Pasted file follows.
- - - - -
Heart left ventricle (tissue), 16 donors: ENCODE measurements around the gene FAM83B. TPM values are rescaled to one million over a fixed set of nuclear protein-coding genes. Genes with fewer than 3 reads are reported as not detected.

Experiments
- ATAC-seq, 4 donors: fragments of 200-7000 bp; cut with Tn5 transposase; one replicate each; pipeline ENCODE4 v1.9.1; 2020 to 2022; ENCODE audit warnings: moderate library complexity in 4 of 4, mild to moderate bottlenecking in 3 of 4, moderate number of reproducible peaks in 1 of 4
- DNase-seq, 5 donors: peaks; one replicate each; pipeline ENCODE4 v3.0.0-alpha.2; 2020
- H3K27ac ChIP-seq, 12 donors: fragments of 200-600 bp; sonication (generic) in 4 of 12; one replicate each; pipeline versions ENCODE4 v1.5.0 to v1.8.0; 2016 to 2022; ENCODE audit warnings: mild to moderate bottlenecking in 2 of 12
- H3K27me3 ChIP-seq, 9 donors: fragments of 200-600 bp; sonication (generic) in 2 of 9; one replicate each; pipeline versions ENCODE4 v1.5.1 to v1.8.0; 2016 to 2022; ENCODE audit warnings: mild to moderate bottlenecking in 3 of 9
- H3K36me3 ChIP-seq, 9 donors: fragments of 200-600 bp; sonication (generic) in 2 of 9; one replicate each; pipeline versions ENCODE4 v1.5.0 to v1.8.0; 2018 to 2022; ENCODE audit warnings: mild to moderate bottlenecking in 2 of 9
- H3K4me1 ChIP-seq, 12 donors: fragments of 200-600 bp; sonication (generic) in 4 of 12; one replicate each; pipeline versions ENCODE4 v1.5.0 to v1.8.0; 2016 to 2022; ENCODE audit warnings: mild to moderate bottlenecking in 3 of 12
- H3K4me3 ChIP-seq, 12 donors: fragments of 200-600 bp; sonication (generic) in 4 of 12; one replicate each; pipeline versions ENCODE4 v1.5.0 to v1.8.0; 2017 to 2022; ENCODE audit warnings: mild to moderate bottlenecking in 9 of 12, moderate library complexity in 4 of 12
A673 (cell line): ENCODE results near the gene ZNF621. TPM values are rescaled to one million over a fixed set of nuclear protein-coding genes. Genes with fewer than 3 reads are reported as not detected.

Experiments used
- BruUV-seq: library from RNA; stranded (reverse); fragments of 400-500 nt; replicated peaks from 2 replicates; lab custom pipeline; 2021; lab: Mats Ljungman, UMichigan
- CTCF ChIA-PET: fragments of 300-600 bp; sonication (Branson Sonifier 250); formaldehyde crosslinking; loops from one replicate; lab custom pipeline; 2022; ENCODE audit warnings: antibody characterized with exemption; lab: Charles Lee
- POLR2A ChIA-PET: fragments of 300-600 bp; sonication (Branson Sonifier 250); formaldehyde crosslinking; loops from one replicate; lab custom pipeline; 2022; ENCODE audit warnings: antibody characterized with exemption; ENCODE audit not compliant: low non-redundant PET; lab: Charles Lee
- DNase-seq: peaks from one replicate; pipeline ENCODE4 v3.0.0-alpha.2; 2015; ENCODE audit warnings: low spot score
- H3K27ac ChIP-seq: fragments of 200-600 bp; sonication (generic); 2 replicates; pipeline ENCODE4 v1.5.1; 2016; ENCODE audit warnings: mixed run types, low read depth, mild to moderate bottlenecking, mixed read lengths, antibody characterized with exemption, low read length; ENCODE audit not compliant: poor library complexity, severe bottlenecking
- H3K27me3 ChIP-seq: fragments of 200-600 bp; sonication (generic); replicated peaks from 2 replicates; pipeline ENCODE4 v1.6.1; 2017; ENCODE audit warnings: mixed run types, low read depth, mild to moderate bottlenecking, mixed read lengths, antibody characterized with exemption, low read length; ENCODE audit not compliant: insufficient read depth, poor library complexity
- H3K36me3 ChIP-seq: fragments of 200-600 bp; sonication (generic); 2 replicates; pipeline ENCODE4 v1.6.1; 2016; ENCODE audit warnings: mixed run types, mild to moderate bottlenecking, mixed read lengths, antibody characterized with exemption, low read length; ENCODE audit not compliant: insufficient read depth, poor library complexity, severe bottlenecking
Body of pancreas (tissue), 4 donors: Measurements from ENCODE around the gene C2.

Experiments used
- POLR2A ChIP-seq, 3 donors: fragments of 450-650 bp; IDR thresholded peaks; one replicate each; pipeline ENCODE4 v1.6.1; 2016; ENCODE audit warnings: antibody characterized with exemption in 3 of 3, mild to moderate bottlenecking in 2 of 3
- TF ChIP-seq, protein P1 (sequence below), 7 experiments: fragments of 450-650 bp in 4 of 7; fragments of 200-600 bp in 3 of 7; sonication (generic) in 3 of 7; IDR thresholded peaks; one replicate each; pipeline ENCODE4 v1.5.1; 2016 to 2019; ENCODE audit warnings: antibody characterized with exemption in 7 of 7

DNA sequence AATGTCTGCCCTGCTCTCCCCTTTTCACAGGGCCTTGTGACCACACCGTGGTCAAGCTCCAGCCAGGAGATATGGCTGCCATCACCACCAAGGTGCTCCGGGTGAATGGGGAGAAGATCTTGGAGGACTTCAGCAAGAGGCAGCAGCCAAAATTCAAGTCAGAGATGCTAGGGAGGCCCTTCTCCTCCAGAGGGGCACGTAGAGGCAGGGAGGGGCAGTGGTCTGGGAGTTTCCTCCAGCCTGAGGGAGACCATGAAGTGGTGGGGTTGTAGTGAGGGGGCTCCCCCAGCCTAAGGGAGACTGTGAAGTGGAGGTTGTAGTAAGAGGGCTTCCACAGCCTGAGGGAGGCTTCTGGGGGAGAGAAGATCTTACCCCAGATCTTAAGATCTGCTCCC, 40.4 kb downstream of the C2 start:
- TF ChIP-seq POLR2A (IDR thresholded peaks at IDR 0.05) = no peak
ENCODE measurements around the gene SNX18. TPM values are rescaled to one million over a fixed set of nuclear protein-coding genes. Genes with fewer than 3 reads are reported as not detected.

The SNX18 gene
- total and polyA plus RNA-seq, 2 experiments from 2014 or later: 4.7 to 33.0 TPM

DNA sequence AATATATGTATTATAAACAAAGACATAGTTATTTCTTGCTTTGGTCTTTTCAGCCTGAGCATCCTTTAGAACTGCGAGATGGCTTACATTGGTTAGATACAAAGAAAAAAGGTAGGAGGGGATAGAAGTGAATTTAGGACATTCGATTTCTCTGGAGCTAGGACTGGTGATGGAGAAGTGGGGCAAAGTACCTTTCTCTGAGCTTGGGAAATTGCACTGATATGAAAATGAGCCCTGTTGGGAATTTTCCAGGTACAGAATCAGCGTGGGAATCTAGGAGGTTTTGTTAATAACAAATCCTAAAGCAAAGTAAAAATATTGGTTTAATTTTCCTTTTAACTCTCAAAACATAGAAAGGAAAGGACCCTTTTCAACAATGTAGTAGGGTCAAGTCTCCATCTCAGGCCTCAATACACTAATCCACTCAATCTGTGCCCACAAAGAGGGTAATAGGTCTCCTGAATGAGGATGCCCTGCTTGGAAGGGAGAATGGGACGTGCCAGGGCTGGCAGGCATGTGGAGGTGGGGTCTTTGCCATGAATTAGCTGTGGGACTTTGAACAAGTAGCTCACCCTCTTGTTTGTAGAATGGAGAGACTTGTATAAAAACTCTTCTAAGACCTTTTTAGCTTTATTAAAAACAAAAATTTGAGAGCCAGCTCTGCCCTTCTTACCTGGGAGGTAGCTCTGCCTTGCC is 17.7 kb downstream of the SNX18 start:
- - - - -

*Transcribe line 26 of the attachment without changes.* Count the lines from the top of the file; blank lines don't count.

The SNX18 gene